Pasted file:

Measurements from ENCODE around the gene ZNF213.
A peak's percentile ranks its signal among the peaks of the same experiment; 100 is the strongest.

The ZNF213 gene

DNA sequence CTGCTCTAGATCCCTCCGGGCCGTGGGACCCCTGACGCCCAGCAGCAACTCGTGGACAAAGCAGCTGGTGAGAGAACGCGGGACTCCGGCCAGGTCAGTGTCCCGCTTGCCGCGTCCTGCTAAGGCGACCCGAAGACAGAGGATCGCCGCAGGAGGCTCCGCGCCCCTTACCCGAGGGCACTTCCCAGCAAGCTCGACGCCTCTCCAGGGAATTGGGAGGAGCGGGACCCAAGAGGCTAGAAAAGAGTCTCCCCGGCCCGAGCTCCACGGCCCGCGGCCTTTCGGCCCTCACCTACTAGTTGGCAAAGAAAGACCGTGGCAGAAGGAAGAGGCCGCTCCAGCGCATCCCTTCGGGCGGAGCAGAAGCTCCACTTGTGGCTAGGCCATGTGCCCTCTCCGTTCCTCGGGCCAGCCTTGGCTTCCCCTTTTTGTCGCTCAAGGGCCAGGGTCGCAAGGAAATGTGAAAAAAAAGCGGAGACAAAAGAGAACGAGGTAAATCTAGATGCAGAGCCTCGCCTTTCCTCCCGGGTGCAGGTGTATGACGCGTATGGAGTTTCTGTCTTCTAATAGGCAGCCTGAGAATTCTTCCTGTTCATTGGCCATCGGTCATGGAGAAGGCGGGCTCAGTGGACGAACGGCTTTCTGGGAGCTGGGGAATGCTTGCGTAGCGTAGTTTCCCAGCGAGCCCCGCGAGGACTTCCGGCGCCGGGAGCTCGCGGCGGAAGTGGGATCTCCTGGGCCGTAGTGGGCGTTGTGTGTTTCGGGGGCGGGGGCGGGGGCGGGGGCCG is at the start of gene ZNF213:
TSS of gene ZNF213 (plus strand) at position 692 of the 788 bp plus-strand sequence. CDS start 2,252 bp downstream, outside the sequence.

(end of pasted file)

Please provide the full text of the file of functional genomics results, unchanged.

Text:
Measurements from ENCODE around the gene ZNF213.
A peak's percentile ranks its signal among the peaks of the same experiment; 100 is the strongest.

The ZNF213 gene

DNA sequence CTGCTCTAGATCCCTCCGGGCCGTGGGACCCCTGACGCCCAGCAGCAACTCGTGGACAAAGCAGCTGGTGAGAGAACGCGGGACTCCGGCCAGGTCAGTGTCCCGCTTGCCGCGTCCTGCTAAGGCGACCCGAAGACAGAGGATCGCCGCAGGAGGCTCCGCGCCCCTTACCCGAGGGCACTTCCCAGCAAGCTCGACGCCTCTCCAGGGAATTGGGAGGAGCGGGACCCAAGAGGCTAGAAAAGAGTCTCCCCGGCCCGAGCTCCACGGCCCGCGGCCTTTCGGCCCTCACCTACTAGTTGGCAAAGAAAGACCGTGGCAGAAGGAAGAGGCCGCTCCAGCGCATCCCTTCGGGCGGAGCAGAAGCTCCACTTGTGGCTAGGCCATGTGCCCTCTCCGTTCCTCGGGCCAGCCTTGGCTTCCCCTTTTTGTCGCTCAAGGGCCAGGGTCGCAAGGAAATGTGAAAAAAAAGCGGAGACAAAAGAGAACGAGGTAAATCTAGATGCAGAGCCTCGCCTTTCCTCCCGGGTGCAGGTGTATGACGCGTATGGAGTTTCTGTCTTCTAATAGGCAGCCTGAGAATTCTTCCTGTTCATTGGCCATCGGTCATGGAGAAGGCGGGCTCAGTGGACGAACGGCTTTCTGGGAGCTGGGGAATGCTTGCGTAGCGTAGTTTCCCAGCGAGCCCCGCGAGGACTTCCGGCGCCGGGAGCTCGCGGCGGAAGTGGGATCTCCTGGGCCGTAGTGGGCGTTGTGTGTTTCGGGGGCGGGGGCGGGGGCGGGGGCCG is at the start of gene ZNF213:
TSS of gene ZNF213 (plus strand) at position 692 of the 788 bp plus-strand sequence. CDS start 2,252 bp downstream, outside the sequence.